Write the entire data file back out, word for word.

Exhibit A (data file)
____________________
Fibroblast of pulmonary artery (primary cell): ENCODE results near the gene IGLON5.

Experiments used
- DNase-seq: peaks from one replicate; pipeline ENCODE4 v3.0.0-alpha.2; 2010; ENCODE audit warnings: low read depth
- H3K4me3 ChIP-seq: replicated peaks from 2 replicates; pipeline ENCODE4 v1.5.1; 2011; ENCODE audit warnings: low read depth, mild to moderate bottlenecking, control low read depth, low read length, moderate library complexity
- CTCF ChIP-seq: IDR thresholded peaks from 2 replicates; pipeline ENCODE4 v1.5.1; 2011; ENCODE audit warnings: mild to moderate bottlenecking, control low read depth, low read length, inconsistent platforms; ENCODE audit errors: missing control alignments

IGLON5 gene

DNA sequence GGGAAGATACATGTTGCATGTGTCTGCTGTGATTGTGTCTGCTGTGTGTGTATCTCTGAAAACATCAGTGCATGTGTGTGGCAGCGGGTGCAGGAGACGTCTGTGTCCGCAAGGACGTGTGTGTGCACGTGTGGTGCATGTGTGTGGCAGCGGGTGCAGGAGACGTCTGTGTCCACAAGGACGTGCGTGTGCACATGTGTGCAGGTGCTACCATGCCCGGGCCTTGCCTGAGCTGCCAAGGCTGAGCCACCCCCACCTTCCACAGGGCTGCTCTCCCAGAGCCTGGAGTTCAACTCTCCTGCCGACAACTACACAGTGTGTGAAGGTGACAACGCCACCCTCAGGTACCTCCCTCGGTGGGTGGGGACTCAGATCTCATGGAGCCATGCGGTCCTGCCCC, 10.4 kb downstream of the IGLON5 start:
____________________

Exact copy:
Fibroblast of pulmonary artery (primary cell): ENCODE results near the gene IGLON5.

Experiments used
- DNase-seq: peaks from one replicate; pipeline ENCODE4 v3.0.0-alpha.2; 2010; ENCODE audit warnings: low read depth
- H3K4me3 ChIP-seq: replicated peaks from 2 replicates; pipeline ENCODE4 v1.5.1; 2011; ENCODE audit warnings: low read depth, mild to moderate bottlenecking, control low read depth, low read length, moderate library complexity
- CTCF ChIP-seq: IDR thresholded peaks from 2 replicates; pipeline ENCODE4 v1.5.1; 2011; ENCODE audit warnings: mild to moderate bottlenecking, control low read depth, low read length, inconsistent platforms; ENCODE audit errors: missing control alignments

IGLON5 gene

DNA sequence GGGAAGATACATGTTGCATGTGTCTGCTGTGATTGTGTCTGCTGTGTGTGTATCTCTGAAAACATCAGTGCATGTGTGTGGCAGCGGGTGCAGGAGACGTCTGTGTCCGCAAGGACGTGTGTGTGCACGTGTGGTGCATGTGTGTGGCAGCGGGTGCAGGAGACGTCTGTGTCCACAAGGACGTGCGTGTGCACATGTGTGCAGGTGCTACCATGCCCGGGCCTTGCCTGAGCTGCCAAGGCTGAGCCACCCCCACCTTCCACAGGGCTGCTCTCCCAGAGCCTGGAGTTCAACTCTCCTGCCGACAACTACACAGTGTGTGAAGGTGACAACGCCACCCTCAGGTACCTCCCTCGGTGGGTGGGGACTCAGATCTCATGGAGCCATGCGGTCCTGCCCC, 10.4 kb downstream of the IGLON5 start: